Customer pain points drive the evolution of business. Websites should pay attention and act accordingly.
“A consumer is coming to your website for two reasons, and only two reasons. They want to understand if your product or service can help solve their pain or their need, and so they're doing research. And second is, after they've determined that you can help them, they want to convert as quickly and easily as possible. And that's it, those two things, right! Brands so often get in their own way by trying to push all this other content out there...What are the points where people are getting stuck because the brand is just putting up a barrier that is unnecessary?”
While many people go gaga for discounts, Jon cautions that they can be a risky lead-in.
“Leading with a discount or an offer is generally not the best move for brands. When we test this, it's one of the first things that we always want to test. So for in this instance, as I mentioned, ButcherBox is saying free bacon for life right upfront,” Jon said. “I'm like whoa, okay, so what's the benefit of Butcher Box other than free bacon? When I see a discount or an offer upfront, what I'm hearing is - our product is not worth what we charge for it.”
Lead with how you solve pain points, instead.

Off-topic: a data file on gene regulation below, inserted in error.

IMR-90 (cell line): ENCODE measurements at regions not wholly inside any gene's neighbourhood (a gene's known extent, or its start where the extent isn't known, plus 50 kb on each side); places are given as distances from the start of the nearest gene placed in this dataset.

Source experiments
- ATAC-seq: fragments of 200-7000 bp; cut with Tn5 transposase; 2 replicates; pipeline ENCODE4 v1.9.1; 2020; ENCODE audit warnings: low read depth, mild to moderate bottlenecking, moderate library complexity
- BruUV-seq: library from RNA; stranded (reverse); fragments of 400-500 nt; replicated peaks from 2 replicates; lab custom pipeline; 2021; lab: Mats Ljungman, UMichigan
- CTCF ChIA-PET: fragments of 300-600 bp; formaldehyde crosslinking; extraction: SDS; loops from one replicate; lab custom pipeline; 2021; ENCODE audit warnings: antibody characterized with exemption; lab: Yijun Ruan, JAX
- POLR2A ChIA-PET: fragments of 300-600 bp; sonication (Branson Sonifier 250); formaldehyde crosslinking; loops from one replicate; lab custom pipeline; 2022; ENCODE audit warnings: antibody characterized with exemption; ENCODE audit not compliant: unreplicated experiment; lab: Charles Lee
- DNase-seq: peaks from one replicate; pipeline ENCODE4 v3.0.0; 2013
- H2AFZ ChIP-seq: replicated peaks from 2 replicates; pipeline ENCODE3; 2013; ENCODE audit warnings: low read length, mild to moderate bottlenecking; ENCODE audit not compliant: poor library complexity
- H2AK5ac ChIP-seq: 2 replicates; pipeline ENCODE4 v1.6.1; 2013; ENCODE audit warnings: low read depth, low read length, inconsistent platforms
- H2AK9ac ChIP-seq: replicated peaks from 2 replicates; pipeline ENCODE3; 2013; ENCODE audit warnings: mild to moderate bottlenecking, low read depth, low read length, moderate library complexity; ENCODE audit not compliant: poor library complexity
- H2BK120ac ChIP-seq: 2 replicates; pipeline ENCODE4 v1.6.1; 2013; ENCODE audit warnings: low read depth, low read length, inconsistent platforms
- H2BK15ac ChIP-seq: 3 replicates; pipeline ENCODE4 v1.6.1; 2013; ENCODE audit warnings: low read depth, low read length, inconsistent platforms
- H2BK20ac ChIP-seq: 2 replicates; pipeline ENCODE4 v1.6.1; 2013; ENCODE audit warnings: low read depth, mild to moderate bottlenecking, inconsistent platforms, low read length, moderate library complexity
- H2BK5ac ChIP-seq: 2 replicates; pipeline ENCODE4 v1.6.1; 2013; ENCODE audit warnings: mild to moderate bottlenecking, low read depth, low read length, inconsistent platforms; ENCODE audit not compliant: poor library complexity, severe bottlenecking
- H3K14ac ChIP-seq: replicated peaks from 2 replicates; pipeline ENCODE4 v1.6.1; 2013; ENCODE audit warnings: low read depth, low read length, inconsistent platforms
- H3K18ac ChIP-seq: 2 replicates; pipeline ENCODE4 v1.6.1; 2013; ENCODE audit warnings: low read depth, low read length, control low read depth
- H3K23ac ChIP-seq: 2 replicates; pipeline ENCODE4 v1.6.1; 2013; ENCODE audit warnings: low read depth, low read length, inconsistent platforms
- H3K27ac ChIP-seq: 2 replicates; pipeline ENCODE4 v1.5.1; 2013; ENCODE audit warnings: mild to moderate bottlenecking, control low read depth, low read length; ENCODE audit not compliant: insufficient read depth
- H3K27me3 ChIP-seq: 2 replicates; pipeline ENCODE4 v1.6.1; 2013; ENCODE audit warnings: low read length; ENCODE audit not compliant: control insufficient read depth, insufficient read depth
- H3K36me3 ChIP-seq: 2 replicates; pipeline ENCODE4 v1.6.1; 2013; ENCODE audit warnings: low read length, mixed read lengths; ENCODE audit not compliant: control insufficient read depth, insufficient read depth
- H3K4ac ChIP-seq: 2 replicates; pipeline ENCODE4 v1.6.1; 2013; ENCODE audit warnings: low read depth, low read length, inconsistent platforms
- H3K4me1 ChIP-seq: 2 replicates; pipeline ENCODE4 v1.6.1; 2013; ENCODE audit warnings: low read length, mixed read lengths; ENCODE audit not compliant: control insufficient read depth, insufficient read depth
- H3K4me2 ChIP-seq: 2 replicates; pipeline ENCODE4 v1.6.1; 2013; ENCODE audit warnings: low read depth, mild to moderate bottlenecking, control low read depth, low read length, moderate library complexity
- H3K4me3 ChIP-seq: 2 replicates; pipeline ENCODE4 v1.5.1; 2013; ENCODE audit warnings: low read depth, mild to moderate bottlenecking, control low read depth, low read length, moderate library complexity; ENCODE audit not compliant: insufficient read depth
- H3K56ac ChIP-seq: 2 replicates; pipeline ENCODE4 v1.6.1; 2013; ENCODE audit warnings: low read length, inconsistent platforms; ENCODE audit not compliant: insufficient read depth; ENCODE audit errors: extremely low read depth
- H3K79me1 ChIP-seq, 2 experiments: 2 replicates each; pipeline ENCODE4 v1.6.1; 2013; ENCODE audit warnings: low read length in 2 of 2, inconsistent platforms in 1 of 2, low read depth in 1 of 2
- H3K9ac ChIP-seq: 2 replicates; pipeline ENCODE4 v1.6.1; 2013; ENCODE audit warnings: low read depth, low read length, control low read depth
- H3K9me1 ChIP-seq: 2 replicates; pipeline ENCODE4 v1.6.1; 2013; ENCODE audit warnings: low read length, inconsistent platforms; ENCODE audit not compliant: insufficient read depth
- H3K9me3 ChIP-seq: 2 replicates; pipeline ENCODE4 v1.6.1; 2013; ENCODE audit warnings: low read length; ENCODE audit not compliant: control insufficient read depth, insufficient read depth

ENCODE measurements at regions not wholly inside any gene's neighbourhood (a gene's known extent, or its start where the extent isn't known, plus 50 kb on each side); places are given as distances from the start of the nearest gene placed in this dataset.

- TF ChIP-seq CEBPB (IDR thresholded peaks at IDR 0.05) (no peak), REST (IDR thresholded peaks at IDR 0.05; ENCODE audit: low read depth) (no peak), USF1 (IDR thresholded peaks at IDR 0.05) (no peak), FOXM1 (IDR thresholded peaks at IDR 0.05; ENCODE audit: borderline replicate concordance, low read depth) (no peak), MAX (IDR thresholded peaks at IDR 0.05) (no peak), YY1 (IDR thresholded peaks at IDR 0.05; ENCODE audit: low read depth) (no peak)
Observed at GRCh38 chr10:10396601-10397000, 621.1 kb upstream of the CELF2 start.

“free bacon doesn't really necessarily make me want to do that yet, right? I'm going to ignore that call to action because instead I'm going to continue seeing if they can solve my pain or need...I mentioned that's the first thing people are doing - what pain are they solving? You really want to hit on that immediately so people know they're in the right place and leave that scent trail that says, ‘Okay, you're solving the pain I'm looking to solve. I want to learn more about this.’ Then they can dive deeper, right? But if you don't catch them upfront with that solving the pain, people are going to bounce.”
Despite the perfect no-brainer name “ButcherBox,” Jon said there is still room for improvement..
“There's nothing on here that tells me they're not a full meal delivery service. As you scroll down this homepage, you know, you see how it works, it says they source it, great. You choose your box to meet your needs, which all of these box deliveries allow. Then it says that they deliver, of course, that's what they're doing, and then you enjoy. But it doesn't say anything about what's included necessarily in the box.”